BULB FENNEL: (F/P) Just for this week only, or perhaps once again in the fall. Check out Tom’s blog for recipes.
SWISS CHARD (F/P) A few spots – signs of our tropical weather
SUMMER SQUASH: (F/P) The squash season has arrived.
KOHLRABI (F) One last picking to end the season. Still crispy.
BEETS(F) My favorite vegetable and the secret ingredient in the best chocolate cakes.
CUCUMBERS (F) The first of hopefully many to come. Don’t fret, partial shares, you are next in line.
LETTUCE (P) Small red romaines or ‘Anuenues’.
HERB CHOICE (F/P) Basil, Summer Savory, Garlic Scapes or a dried herb.
Next Week: More summer squash, cucumbers, carrots and onions. The first beans (I mean it this time!). The first of the Cherry tomatoes? Bread share delivery.
Tom and I feel very fortunate to not be under water like so many other farms in our region. Our hilly land can give us headaches for other reasons, but it is generally not prone to flooding. The most we’ve suffered is weariness from all the hand work. When the fields are too wet to cultivate with the tractor, or hoe, the weeds do not wait. They take full advantage and shoot for the stars. Thankfully, we were able to get in some much needed tractor work this week. Tom finished spading in the early spring crops, I was able to cultivate with our electric tractor and we rescued many beds from the crabgrass with a combination of hoeing and hand-pulling. Our dear friend, Bill McKelvey, visited us on Thursday and Friday working along side us like a pro. While his desk job in the Rural Sociology Dept. at MU keeps him busy, he is also a vegetable gardener extraordinaire. Bill brought along another Italian grape hoe to match the one we got from him last year. It’s Farmer Tom’s favorite new toy. In his hands, the crabgrass has been knocked back with amazing speed. Here’s some before and after shots. These come from the winter squash and melon patch. Yes, I said winter squash! (butternut, acorn, pie pumpkins and more. So far so good.)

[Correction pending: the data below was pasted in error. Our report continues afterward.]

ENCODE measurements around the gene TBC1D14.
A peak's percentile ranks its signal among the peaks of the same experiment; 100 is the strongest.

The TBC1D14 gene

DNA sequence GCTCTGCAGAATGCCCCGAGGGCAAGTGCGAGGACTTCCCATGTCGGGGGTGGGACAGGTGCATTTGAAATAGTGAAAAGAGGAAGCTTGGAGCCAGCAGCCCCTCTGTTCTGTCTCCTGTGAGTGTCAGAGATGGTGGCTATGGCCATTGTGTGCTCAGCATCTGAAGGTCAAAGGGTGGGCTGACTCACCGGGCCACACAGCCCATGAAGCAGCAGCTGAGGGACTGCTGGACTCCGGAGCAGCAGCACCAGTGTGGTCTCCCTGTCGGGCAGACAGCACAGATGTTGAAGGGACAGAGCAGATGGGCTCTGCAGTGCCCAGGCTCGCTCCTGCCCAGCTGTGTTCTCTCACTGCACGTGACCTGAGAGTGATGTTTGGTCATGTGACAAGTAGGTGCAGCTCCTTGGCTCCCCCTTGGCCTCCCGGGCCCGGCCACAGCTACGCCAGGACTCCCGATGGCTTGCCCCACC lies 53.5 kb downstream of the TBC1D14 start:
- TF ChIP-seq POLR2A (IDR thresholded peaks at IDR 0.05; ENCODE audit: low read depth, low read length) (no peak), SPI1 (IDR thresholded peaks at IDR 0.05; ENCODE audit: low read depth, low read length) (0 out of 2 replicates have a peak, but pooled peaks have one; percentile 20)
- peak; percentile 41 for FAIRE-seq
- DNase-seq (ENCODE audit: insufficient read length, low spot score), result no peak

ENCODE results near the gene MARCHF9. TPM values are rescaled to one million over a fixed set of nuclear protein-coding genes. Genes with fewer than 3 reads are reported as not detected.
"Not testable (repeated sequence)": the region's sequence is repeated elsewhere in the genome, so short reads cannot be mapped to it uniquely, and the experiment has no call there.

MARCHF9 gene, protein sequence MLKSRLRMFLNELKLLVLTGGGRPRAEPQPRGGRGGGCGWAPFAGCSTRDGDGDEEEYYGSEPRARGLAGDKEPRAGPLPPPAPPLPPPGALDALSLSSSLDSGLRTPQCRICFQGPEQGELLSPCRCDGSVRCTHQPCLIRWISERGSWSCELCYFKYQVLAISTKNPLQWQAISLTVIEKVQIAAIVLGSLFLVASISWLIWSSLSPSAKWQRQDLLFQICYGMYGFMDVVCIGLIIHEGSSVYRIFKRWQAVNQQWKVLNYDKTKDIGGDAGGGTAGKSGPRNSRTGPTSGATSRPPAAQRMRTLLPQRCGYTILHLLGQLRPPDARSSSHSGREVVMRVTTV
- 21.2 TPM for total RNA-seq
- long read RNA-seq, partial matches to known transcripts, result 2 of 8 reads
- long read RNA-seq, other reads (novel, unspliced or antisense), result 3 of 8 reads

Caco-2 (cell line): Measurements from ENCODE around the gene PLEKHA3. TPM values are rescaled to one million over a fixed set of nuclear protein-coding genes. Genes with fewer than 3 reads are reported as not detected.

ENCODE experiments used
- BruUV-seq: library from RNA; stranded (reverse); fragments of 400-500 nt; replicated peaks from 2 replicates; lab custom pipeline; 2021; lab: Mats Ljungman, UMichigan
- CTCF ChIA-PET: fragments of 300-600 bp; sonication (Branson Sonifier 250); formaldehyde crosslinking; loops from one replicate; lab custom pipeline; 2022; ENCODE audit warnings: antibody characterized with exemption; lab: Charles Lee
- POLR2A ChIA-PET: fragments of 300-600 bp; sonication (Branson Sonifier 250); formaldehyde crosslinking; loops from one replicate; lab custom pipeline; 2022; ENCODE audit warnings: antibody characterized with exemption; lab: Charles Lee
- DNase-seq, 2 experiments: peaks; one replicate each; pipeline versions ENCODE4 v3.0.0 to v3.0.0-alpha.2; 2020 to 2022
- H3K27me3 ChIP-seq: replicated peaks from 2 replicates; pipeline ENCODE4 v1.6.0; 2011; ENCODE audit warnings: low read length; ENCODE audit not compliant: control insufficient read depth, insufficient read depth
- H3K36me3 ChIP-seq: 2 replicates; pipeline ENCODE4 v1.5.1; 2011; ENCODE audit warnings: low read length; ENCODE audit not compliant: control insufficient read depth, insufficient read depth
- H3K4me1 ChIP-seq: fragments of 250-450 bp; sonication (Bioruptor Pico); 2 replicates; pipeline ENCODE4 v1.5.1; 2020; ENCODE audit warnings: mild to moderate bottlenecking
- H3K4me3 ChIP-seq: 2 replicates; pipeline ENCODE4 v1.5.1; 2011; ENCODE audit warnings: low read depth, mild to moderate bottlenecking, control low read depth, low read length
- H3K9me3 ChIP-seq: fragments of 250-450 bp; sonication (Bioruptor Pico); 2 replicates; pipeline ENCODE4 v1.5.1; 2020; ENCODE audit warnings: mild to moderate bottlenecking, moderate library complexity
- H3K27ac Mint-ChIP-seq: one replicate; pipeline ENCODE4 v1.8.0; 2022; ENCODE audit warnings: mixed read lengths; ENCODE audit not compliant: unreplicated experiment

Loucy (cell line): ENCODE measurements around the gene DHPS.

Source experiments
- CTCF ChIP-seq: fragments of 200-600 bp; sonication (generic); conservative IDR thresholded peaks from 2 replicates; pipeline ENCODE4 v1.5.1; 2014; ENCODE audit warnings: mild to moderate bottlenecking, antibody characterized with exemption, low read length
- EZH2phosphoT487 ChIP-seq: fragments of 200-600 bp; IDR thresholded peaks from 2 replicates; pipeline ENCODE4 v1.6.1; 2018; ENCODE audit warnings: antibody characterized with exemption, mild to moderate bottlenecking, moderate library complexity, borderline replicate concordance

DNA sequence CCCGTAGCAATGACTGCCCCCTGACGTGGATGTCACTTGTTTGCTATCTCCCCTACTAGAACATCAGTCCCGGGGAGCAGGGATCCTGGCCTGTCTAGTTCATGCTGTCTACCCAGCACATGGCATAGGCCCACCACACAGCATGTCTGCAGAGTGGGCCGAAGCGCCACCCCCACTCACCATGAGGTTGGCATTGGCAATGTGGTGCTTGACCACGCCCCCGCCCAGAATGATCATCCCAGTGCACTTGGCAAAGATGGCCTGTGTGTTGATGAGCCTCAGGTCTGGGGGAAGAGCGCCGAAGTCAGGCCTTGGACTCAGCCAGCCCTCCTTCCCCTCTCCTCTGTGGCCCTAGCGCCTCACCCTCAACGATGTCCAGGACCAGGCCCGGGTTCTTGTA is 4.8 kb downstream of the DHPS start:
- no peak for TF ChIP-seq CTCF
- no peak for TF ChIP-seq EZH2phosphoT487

We were also able to plant most of the rest of the summer crops, including the last of the squash, melon, and bean plantings for the summer. As it is critical for us to have a continuous harvest for the twenty-four week season, we are planting something almost every week. So far we have staggered plantings of our favorite Rattlesnake beans, five beds of bush beans, six beds of summer squash, seven beds of melons and four beds of cucumbers. The cucumbers and melons look promising if only it would turn hot and relatively dry for a bit. All this moisture is encouraging every form of mildew and rot, which can be quick death for either one. You’ll see some evidence of such spottiness in the shares this week on the leaves of the chard and beets. And mildew can be blamed for the early demise of the peas. Meanwhile, the summer harvest is a little slow to start perhaps because of the cool spring. Another week perhaps and the taste of summer should be within our grasp.